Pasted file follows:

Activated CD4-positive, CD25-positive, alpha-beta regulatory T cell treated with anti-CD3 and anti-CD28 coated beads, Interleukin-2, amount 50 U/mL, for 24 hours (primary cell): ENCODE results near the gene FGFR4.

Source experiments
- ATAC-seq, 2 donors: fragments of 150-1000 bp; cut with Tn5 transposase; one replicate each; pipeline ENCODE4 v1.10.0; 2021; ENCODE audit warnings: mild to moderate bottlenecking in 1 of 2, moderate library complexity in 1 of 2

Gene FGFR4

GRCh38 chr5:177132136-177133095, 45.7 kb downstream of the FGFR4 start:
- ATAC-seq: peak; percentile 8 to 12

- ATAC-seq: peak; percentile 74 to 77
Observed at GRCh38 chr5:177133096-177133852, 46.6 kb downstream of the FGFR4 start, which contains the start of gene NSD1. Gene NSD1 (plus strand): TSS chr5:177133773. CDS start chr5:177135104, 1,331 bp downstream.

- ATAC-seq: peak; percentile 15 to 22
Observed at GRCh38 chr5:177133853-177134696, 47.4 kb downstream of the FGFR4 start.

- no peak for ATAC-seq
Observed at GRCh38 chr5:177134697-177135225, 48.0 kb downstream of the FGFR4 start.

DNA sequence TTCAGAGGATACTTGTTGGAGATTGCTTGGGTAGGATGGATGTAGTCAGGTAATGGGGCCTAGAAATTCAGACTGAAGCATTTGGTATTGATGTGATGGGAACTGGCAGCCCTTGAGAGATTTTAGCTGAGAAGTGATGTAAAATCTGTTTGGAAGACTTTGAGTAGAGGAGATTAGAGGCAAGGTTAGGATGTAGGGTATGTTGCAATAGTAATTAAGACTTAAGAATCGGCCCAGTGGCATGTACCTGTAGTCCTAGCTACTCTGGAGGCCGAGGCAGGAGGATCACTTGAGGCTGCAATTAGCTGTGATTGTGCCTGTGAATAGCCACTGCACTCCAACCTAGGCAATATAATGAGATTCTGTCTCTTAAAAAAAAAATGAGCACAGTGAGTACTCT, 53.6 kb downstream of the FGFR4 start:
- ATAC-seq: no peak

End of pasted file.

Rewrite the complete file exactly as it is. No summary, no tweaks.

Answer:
Activated CD4-positive, CD25-positive, alpha-beta regulatory T cell treated with anti-CD3 and anti-CD28 coated beads, Interleukin-2, amount 50 U/mL, for 24 hours (primary cell): ENCODE results near the gene FGFR4.

Source experiments
- ATAC-seq, 2 donors: fragments of 150-1000 bp; cut with Tn5 transposase; one replicate each; pipeline ENCODE4 v1.10.0; 2021; ENCODE audit warnings: mild to moderate bottlenecking in 1 of 2, moderate library complexity in 1 of 2

Gene FGFR4

GRCh38 chr5:177132136-177133095, 45.7 kb downstream of the FGFR4 start:
- ATAC-seq: peak; percentile 8 to 12

- ATAC-seq: peak; percentile 74 to 77
Observed at GRCh38 chr5:177133096-177133852, 46.6 kb downstream of the FGFR4 start, which contains the start of gene NSD1. Gene NSD1 (plus strand): TSS chr5:177133773. CDS start chr5:177135104, 1,331 bp downstream.

- ATAC-seq: peak; percentile 15 to 22
Observed at GRCh38 chr5:177133853-177134696, 47.4 kb downstream of the FGFR4 start.

- no peak for ATAC-seq
Observed at GRCh38 chr5:177134697-177135225, 48.0 kb downstream of the FGFR4 start.

DNA sequence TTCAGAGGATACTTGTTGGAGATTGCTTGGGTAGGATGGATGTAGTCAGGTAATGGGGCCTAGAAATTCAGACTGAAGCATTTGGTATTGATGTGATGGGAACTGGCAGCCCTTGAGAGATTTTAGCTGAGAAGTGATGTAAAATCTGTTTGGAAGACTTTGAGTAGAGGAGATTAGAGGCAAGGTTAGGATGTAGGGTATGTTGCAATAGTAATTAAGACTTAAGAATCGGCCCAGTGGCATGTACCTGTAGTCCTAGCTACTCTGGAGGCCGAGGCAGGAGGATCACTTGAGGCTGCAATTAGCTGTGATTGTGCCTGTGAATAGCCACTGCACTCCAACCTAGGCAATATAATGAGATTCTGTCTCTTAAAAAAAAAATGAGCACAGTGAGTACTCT, 53.6 kb downstream of the FGFR4 start:
- ATAC-seq: no peak